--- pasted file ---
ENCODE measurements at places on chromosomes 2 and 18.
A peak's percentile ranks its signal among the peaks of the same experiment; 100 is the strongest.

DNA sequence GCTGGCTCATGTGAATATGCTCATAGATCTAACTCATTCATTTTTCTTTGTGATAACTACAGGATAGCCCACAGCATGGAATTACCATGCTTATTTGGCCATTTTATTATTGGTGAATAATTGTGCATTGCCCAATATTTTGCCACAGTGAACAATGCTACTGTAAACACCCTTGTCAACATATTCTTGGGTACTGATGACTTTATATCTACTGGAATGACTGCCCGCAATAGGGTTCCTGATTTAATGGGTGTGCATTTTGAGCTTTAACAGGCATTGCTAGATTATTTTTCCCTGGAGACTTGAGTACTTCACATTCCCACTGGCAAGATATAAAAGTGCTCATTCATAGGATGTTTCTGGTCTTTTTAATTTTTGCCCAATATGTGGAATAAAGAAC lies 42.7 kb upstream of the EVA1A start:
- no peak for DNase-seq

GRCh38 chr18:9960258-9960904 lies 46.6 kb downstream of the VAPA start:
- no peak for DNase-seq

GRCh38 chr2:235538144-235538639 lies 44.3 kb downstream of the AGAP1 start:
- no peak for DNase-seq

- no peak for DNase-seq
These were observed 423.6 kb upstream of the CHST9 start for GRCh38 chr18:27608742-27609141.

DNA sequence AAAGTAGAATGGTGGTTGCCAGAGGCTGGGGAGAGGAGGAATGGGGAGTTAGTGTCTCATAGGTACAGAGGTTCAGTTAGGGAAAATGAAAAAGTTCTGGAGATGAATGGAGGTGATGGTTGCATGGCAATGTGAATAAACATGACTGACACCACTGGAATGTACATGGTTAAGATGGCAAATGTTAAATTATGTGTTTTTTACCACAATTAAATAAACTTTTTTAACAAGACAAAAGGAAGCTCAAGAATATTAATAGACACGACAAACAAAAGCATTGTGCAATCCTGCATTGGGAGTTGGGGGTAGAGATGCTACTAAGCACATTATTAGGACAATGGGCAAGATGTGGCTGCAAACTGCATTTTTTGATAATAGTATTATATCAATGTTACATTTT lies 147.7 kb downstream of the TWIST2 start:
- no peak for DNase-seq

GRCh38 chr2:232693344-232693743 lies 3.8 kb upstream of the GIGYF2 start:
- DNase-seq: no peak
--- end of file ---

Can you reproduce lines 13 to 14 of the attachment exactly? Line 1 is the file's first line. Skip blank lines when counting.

GRCh38 chr2:232693344-232693743 lies 3.8 kb upstream of the GIGYF2 start:
- DNase-seq: no peak